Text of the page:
Even when times are tough, people need birthday presents.
That was Mary Elwell’s thought when she started formulating the idea for her shop, Plumberry Gifts in Cranberry Township.
Elwell is one of a growing number of entrepreneurial women who have opened local businesses, despite the economy.
Pine businesswoman Sharon Scheidemantle, a real estate broker with ACHIEVE Realty who specializes in finding business locations for entrepreneurs as well as residential properties, said that she has helped several women find “the perfect” spot for their new ventures.
“Many people don’t even know we help businesses, but I have over 20 years' experience and an MBA, plus I live here, so I know the area and know what works well for businesses,” said the Pine resident.
Scheidemantle, who has been a business owner for years, recently helped several new business owners, such as Elwell, Nicki McGee and Donna Sanford.
Mary Elwell and Plumberry Gifts
Elwell opened her shop in June 2010 after working in analytical chemistry and mortgage career fields. When she started making and selling jewelry as a hobby, she began toying with the idea of opening her own shop.
“When the shop where I sold my things went on the market, I thought of buying it but realized I wanted to create my own from the ground up,” she said.
Elwell, who also lives in Cranberry, found her shop close to her own home and started looking for other crafters and unique gifts to sell.
“I wanted people to say, ‘Oh my gosh, I’ve never seen this before,’ ” she said.
Although some thought she was “crazy” to open a shop, she said, “I asked myself, ‘If not now, then when?’ People still need gifts for their loved ones, no matter what the economy.”
In her shop, Elwell carries her own jewelry along with several other artists’ work, including wooden items made by her husband, Bill.
“I have items for personal gifts, items for the home, things for the guys. I try to have a little bit of everything,” she said.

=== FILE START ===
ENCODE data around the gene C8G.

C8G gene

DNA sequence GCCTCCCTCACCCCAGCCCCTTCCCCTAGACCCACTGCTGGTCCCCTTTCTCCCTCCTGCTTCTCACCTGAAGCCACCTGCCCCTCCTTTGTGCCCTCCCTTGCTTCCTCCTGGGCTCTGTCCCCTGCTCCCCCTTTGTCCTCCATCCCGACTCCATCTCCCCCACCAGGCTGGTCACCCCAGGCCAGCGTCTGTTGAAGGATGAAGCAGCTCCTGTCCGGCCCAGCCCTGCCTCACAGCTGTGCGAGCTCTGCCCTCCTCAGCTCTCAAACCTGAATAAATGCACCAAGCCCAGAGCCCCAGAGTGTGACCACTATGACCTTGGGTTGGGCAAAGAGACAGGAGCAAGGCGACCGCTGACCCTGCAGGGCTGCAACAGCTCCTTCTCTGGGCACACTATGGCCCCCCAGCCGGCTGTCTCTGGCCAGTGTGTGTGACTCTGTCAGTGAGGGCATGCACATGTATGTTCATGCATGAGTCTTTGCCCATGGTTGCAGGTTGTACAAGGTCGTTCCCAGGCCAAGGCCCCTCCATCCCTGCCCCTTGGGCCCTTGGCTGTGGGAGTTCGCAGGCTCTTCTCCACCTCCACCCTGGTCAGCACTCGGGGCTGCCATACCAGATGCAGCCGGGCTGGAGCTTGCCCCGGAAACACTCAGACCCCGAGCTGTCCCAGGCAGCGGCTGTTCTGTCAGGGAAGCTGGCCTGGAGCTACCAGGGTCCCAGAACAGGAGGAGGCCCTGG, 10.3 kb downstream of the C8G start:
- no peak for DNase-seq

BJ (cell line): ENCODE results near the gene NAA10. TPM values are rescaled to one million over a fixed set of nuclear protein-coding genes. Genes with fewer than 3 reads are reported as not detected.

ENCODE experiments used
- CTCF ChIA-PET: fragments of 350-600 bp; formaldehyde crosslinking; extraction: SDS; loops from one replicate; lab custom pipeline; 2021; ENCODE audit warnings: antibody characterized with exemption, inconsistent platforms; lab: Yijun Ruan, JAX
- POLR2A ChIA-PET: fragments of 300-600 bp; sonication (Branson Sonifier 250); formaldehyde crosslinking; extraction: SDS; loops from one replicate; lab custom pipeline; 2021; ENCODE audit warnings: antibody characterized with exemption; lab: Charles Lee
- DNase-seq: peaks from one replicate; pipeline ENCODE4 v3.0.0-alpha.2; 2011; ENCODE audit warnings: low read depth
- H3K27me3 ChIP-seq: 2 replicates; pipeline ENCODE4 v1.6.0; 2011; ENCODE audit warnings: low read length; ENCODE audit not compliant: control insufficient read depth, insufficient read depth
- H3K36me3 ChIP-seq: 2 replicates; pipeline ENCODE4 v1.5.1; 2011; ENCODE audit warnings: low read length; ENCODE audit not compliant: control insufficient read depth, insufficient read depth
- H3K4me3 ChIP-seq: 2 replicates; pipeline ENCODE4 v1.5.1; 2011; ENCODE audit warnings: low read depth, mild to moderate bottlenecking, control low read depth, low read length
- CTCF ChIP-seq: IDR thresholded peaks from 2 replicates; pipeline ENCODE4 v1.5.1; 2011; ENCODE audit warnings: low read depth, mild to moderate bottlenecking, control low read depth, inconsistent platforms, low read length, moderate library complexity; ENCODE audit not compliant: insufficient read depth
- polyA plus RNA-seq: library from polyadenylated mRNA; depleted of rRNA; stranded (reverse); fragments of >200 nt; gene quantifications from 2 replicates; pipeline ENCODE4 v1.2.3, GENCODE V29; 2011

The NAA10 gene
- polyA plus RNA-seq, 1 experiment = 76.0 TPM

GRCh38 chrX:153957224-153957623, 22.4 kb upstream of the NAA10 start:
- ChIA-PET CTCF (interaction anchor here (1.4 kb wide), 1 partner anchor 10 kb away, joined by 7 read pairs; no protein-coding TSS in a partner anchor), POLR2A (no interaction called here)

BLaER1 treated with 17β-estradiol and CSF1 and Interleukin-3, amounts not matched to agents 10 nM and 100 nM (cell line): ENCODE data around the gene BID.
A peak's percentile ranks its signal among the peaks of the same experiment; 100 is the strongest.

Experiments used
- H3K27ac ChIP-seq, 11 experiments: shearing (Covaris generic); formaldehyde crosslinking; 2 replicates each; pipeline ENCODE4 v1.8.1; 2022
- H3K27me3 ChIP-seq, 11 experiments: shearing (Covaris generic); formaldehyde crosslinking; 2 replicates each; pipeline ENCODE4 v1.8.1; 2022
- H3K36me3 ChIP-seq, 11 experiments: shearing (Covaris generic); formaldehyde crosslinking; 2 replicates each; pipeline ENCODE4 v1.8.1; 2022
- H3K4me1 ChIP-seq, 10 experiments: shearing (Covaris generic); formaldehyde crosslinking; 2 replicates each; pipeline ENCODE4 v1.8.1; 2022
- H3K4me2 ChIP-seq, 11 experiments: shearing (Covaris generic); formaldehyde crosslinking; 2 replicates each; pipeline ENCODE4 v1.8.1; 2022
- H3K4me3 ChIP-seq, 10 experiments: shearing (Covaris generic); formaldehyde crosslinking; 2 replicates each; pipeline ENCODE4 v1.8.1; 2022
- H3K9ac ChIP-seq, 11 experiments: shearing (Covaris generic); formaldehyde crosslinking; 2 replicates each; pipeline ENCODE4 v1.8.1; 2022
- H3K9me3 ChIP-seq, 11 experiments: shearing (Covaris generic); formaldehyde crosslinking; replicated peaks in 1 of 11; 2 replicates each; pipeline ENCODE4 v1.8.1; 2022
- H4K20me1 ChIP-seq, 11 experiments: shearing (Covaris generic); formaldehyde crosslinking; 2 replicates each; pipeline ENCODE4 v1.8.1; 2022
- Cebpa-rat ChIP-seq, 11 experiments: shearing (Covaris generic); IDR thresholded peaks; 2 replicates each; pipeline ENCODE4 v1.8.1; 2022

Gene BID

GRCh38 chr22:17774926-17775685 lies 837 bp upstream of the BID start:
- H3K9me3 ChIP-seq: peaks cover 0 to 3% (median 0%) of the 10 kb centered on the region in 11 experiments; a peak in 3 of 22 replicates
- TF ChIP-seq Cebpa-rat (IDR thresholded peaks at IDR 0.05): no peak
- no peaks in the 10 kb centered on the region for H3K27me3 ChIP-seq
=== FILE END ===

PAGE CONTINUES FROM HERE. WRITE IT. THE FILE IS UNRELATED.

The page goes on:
Elwell admits that she didn’t realize just how exhausting owning a business would be, but feels that because she works for herself, it will payoff in the long run.
“Plus, Bill is retired now and really helps out. I couldn’t do it without him,” she said. Elwell has only one other “very part-time” employee, one of the artists whose work she carries.
Nicki McGee and Sincerely Yogurt
Nicki McGee, a friend of Scheidemantle, opened her Pine Township yogurt store, Sincerely Yogurt, a few weeks ago.
Like Elwell, McGee wanted a shop close to home. The Pine resident and mother of three children, 14-year-old Reilly and 11-year-old twins Kylyn and Neeley, knew her children were old enough to not need her every minute, but still young enough that she wanted to be “five minutes away.”
McGee and her husband, Brian, were looking for some sort of investment opportunity when something Reilly said sparked an idea.
“He came home and said he had some really great frozen yogurt,” she said. McGee researched Sincerely Yogurt and decided the franchise was a good investment.
McGee, who majored in X-ray technology in college, didn’t have a retail background before she opened the store, but “really believes in the product.”
Although it is too soon to tell how the business will do, she said it's been so far, so good.
“It is very weather-dependent, of course, but this is a great product and a great location,” she said of her Pine Tree Shoppes store along Route 19.
With one full-time employee and 10 part-time employees, McGee has been keeping busy with her new venture.
She laughed, “I have never felt so dumb for so many consecutive days in a row, but I am learning and growing every day.”
Donna Sanford and Spirit Ready-Ride
Donna Sanford, also of Pine Township, had experience as a Harley-Davidson dealer for more than 22 years. When her life took a different direction, she decided to open up Spirit Ready-Ride, a motorcycle repair shop and boutique.
She opened the shop in Wexford in June 2010, but recently relocated to Millvale when the construction on Route 19 affected traffic patterns and, consequently, her business.
Despite the years of experience in her former business, Sanford faces challenges with her new shop.
“My other business had a very different clientele. Name recognition alone helped,” she explained. “With my shop, we have had to start from scratch.”
“Back to scratch” means hitting bike nights at various locations around the area and reaching out to bikers at other events.
“You have to get the same effect for less cost,” she said.
On her own, Sanford is able to offer lower prices on repair services and her retail items, a plus in this economy.
Because the motorcycle business is affected by the weather, Sanford said the winter months are harder, but the Christmas season is one of her busy times.
“I’m not making much money right now," she said, "but there is nothing like being in charge.”